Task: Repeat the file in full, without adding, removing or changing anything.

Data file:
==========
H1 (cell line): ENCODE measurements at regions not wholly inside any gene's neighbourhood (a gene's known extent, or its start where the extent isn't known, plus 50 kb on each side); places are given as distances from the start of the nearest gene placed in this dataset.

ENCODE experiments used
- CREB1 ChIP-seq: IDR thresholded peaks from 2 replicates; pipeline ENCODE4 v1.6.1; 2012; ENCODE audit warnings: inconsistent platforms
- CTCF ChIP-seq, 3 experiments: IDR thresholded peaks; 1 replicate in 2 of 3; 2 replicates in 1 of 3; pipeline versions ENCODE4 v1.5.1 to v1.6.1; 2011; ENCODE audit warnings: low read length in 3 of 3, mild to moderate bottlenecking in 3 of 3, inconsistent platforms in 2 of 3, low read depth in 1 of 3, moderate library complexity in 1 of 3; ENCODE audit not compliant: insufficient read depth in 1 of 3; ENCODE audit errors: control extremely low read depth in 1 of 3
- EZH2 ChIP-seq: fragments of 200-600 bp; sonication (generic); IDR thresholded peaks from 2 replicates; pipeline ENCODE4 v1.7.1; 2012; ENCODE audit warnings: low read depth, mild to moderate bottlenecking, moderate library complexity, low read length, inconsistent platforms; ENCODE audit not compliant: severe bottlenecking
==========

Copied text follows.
H1 (cell line): ENCODE measurements at regions not wholly inside any gene's neighbourhood (a gene's known extent, or its start where the extent isn't known, plus 50 kb on each side); places are given as distances from the start of the nearest gene placed in this dataset.

ENCODE experiments used
- CREB1 ChIP-seq: IDR thresholded peaks from 2 replicates; pipeline ENCODE4 v1.6.1; 2012; ENCODE audit warnings: inconsistent platforms
- CTCF ChIP-seq, 3 experiments: IDR thresholded peaks; 1 replicate in 2 of 3; 2 replicates in 1 of 3; pipeline versions ENCODE4 v1.5.1 to v1.6.1; 2011; ENCODE audit warnings: low read length in 3 of 3, mild to moderate bottlenecking in 3 of 3, inconsistent platforms in 2 of 3, low read depth in 1 of 3, moderate library complexity in 1 of 3; ENCODE audit not compliant: insufficient read depth in 1 of 3; ENCODE audit errors: control extremely low read depth in 1 of 3
- EZH2 ChIP-seq: fragments of 200-600 bp; sonication (generic); IDR thresholded peaks from 2 replicates; pipeline ENCODE4 v1.7.1; 2012; ENCODE audit warnings: low read depth, mild to moderate bottlenecking, moderate library complexity, low read length, inconsistent platforms; ENCODE audit not compliant: severe bottlenecking